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Schools Responsible to Ensure No Hostile Environment on Campus When Classes Conducted Virtually Due to COVID-19

To date, the Department of Education (DOE) has not provided its own guidance specifically regarding the enforcement of Title IX at postsecondary schools during the coronavirus pandemic. However, schools have an ongoing responsibility to ensure their students are not being subjected to unlawful discrimination. 

Title IX guidance generally provides that schools must treat incidents of sexual misconduct occurring off campus in the same manner as if it happened on campus, if it’s determined that the alleged misconduct occurred within the context of the educational program and/or has an ongoing effect for [members of] the school environment.

Consider the following hypothetical: A member of the university’s women’s lacrosse team receives numerous threatening and disparaging remarks about the lacrosse players on campus from an ex-boyfriend. He repeatedly sends messages to her on Snapchat, as well as through their campus email accounts. Afraid, the lacrosse player forwards some of the email messages to her teammates, and they all become concerned by the vile comments in the messages. As a result, three of the players forward their concerns to the school because they can no longer study for their classes, and are afraid to leave their homes because they take his threats seriously.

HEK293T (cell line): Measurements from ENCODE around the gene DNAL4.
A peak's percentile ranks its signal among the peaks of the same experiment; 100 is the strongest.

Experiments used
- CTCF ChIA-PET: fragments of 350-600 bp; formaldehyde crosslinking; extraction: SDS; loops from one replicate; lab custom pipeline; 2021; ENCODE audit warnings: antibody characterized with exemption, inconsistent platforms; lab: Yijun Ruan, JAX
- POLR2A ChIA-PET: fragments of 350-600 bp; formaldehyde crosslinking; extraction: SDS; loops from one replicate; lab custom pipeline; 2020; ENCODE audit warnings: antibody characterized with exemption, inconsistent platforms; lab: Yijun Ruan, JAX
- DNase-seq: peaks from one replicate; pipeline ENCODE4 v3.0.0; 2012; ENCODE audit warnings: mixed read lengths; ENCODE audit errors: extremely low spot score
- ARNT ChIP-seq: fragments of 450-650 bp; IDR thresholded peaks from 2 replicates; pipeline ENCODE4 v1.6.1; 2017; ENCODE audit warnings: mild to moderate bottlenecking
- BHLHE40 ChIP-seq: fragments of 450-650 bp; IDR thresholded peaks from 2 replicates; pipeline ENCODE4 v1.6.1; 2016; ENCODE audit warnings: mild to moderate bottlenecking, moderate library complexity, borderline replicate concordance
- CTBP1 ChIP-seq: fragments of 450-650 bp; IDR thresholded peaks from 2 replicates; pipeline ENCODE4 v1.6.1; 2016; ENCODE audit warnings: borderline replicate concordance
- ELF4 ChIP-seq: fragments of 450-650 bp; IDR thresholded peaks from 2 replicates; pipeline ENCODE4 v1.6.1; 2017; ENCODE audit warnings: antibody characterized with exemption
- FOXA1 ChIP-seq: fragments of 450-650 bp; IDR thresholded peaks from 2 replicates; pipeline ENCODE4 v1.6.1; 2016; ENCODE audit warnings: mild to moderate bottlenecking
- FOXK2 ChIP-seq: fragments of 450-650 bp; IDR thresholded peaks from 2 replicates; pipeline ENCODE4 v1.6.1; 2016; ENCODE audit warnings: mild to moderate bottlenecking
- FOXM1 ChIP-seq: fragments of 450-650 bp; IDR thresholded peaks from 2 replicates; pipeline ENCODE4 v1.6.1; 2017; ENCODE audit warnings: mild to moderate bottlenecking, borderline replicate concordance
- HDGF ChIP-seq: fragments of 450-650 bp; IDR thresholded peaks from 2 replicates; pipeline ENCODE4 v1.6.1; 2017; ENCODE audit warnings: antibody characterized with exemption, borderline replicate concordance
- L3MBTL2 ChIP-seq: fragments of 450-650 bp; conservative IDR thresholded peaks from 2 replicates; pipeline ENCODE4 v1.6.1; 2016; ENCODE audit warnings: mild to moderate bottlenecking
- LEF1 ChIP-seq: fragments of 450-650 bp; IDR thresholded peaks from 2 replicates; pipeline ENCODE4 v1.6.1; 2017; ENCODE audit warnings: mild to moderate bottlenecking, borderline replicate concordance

Although this alleged behavior did not occur on campus, the school should look into this matter ASAP. The ex-boyfriend might be in violation of the school’s sexual misconduct policy (depending on policy definitions of sexual misconduct and applicable law) with regard to stalking, harassment, and possibly even dating violence. The ex-boyfriend may be creating an environment of gender harassment for the other lacrosse players as well, while using school resources to commit some of the alleged acts. These allegations, if true, could affect each player’s educational experience. 

With Title IX, a school’s response to notice of possible sexual misconduct is extremely important. Although campuses are closed, schools can investigate the allegations with the involved parties using virtual planning, interviewing, and resolution.